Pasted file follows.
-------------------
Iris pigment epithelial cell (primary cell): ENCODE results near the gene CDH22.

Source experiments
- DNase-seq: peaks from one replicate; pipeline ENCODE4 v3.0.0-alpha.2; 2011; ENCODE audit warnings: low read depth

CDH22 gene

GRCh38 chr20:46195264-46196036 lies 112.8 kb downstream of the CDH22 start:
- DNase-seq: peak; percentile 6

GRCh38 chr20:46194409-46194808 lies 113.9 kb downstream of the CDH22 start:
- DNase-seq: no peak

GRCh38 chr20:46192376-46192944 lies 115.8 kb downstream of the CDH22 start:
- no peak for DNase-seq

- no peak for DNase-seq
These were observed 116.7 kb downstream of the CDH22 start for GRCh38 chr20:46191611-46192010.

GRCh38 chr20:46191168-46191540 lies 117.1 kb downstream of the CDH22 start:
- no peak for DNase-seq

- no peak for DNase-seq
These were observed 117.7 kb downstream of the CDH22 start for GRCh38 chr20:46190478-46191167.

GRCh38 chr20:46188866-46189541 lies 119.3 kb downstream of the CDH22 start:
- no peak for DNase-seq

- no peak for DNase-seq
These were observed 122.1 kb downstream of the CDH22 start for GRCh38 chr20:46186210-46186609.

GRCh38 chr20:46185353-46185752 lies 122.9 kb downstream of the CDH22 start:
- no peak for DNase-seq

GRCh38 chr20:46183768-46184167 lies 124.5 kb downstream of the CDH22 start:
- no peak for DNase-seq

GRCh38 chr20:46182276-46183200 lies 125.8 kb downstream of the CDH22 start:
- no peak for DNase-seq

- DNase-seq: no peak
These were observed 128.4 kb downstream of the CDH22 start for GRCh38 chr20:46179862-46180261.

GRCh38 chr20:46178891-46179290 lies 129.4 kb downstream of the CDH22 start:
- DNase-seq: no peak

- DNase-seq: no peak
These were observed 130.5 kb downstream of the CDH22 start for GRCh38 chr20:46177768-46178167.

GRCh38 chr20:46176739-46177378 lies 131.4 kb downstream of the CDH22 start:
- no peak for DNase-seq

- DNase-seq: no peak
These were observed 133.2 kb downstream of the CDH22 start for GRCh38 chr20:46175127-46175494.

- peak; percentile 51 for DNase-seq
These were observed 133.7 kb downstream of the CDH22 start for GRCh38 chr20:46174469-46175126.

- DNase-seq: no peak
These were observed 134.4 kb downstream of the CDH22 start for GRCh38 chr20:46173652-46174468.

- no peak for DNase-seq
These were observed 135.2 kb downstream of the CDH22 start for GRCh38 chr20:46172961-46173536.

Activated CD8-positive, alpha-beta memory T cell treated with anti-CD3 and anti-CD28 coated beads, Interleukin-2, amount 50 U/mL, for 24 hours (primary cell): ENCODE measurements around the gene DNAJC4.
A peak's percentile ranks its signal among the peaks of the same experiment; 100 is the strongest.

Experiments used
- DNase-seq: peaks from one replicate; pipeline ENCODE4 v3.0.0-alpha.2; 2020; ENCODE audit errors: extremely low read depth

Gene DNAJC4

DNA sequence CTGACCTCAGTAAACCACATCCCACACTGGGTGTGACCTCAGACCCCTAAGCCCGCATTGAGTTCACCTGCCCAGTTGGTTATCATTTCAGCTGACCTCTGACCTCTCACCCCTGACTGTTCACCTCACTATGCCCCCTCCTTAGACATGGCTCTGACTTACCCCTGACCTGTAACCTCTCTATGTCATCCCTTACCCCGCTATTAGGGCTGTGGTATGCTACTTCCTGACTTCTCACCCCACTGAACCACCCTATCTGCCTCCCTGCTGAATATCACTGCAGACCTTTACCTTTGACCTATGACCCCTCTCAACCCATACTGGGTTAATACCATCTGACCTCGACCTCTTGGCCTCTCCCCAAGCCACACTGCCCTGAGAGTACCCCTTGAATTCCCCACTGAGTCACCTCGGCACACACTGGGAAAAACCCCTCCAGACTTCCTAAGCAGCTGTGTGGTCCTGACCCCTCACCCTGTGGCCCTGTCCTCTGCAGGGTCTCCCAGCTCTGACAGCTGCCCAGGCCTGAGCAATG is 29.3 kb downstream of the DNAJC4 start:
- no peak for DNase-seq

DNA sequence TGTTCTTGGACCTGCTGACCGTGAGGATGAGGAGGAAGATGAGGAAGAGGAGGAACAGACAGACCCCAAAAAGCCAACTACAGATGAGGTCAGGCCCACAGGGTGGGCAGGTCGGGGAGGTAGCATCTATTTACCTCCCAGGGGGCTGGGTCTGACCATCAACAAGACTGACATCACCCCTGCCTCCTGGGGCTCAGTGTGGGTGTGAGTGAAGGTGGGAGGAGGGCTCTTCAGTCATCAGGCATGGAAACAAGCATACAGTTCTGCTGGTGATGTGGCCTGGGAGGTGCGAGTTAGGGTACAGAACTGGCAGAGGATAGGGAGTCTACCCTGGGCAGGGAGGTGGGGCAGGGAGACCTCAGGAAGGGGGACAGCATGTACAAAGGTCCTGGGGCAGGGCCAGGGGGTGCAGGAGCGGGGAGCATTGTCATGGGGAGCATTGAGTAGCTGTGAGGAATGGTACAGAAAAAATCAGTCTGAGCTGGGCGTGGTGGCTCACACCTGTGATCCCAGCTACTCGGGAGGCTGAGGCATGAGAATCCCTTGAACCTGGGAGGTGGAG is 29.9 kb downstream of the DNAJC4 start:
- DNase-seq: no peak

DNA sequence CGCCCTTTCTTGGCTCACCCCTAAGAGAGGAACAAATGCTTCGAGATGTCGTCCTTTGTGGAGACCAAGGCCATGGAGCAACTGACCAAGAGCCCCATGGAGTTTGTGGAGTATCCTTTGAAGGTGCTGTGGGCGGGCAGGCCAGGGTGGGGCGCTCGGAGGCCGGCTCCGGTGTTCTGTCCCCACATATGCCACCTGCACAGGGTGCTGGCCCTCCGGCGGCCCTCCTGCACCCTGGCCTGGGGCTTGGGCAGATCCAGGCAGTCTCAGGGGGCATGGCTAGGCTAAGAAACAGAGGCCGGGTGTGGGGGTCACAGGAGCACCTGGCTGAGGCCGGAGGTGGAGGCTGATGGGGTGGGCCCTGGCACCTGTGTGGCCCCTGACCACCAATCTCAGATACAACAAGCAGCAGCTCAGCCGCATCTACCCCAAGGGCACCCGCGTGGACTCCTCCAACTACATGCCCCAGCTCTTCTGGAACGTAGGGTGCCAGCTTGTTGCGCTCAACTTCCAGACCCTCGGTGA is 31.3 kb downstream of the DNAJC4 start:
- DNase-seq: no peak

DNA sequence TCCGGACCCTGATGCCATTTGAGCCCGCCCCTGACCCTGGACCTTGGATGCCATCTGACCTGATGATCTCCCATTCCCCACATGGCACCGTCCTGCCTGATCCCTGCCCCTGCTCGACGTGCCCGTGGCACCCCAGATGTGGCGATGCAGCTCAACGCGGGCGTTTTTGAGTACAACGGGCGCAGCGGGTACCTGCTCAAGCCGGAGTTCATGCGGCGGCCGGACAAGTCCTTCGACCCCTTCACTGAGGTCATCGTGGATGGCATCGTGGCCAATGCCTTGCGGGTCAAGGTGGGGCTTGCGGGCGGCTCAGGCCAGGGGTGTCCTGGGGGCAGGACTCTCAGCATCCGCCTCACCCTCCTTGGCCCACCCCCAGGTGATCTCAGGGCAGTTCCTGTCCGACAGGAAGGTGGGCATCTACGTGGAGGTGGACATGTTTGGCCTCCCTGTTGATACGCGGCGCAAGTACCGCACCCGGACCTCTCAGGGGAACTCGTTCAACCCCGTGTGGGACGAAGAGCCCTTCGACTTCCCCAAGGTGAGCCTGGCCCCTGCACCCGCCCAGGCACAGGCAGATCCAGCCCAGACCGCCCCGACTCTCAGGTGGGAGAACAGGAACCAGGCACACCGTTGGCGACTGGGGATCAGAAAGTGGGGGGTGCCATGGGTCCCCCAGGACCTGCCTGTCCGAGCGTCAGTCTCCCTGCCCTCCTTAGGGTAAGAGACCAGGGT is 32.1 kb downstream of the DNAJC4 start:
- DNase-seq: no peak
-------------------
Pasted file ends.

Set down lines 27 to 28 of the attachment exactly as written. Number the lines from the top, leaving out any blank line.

- DNase-seq: no peak
These were observed 128.4 kb downstream of the CDH22 start for GRCh38 chr20:46179862-46180261.